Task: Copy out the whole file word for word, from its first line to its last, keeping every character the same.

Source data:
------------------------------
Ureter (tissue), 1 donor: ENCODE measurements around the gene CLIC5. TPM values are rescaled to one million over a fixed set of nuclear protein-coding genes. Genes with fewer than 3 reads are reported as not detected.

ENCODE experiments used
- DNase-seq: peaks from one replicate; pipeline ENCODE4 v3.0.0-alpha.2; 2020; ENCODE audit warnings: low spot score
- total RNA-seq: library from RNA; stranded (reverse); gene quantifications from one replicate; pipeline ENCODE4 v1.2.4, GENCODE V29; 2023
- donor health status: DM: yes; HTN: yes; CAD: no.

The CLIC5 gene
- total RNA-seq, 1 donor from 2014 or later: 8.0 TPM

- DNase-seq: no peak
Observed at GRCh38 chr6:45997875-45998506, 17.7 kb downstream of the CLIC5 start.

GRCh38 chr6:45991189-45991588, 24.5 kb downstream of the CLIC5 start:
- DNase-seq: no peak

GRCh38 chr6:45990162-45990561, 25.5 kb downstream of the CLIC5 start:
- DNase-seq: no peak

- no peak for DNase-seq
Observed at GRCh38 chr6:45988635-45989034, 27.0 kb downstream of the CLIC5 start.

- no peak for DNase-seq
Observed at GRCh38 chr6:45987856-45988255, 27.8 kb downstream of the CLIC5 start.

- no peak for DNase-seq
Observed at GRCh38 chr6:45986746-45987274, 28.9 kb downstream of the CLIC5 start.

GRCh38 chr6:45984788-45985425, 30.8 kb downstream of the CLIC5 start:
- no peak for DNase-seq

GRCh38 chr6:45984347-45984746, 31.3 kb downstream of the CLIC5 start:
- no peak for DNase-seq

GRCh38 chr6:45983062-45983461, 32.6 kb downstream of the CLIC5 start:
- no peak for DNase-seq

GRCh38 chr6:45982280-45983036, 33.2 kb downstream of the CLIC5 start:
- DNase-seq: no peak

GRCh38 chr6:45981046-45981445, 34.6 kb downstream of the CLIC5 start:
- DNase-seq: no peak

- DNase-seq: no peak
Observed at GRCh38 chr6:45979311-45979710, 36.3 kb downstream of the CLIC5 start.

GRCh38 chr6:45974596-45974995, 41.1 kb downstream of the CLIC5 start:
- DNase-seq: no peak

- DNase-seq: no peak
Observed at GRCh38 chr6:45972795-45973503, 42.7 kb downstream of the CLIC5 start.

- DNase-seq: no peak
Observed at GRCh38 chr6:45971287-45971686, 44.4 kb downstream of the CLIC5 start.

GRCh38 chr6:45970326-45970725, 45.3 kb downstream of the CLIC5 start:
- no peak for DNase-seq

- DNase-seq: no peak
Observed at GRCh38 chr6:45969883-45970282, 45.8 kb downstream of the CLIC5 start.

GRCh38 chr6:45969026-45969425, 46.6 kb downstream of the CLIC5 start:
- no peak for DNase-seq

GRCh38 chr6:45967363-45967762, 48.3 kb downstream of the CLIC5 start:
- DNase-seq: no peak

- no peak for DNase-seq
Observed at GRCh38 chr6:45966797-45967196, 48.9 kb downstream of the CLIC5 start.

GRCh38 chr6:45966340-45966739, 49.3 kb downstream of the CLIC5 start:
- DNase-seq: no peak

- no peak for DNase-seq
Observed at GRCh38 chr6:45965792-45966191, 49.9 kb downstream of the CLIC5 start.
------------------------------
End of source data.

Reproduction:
Ureter (tissue), 1 donor: ENCODE measurements around the gene CLIC5. TPM values are rescaled to one million over a fixed set of nuclear protein-coding genes. Genes with fewer than 3 reads are reported as not detected.

ENCODE experiments used
- DNase-seq: peaks from one replicate; pipeline ENCODE4 v3.0.0-alpha.2; 2020; ENCODE audit warnings: low spot score
- total RNA-seq: library from RNA; stranded (reverse); gene quantifications from one replicate; pipeline ENCODE4 v1.2.4, GENCODE V29; 2023
- donor health status: DM: yes; HTN: yes; CAD: no.

The CLIC5 gene
- total RNA-seq, 1 donor from 2014 or later: 8.0 TPM

- DNase-seq: no peak
Observed at GRCh38 chr6:45997875-45998506, 17.7 kb downstream of the CLIC5 start.

GRCh38 chr6:45991189-45991588, 24.5 kb downstream of the CLIC5 start:
- DNase-seq: no peak

GRCh38 chr6:45990162-45990561, 25.5 kb downstream of the CLIC5 start:
- DNase-seq: no peak

- no peak for DNase-seq
Observed at GRCh38 chr6:45988635-45989034, 27.0 kb downstream of the CLIC5 start.

- no peak for DNase-seq
Observed at GRCh38 chr6:45987856-45988255, 27.8 kb downstream of the CLIC5 start.

- no peak for DNase-seq
Observed at GRCh38 chr6:45986746-45987274, 28.9 kb downstream of the CLIC5 start.

GRCh38 chr6:45984788-45985425, 30.8 kb downstream of the CLIC5 start:
- no peak for DNase-seq

GRCh38 chr6:45984347-45984746, 31.3 kb downstream of the CLIC5 start:
- no peak for DNase-seq

GRCh38 chr6:45983062-45983461, 32.6 kb downstream of the CLIC5 start:
- no peak for DNase-seq

GRCh38 chr6:45982280-45983036, 33.2 kb downstream of the CLIC5 start:
- DNase-seq: no peak

GRCh38 chr6:45981046-45981445, 34.6 kb downstream of the CLIC5 start:
- DNase-seq: no peak

- DNase-seq: no peak
Observed at GRCh38 chr6:45979311-45979710, 36.3 kb downstream of the CLIC5 start.

GRCh38 chr6:45974596-45974995, 41.1 kb downstream of the CLIC5 start:
- DNase-seq: no peak

- DNase-seq: no peak
Observed at GRCh38 chr6:45972795-45973503, 42.7 kb downstream of the CLIC5 start.

- DNase-seq: no peak
Observed at GRCh38 chr6:45971287-45971686, 44.4 kb downstream of the CLIC5 start.

GRCh38 chr6:45970326-45970725, 45.3 kb downstream of the CLIC5 start:
- no peak for DNase-seq

- DNase-seq: no peak
Observed at GRCh38 chr6:45969883-45970282, 45.8 kb downstream of the CLIC5 start.

GRCh38 chr6:45969026-45969425, 46.6 kb downstream of the CLIC5 start:
- no peak for DNase-seq

GRCh38 chr6:45967363-45967762, 48.3 kb downstream of the CLIC5 start:
- DNase-seq: no peak

- no peak for DNase-seq
Observed at GRCh38 chr6:45966797-45967196, 48.9 kb downstream of the CLIC5 start.

GRCh38 chr6:45966340-45966739, 49.3 kb downstream of the CLIC5 start:
- DNase-seq: no peak

- no peak for DNase-seq
Observed at GRCh38 chr6:45965792-45966191, 49.9 kb downstream of the CLIC5 start.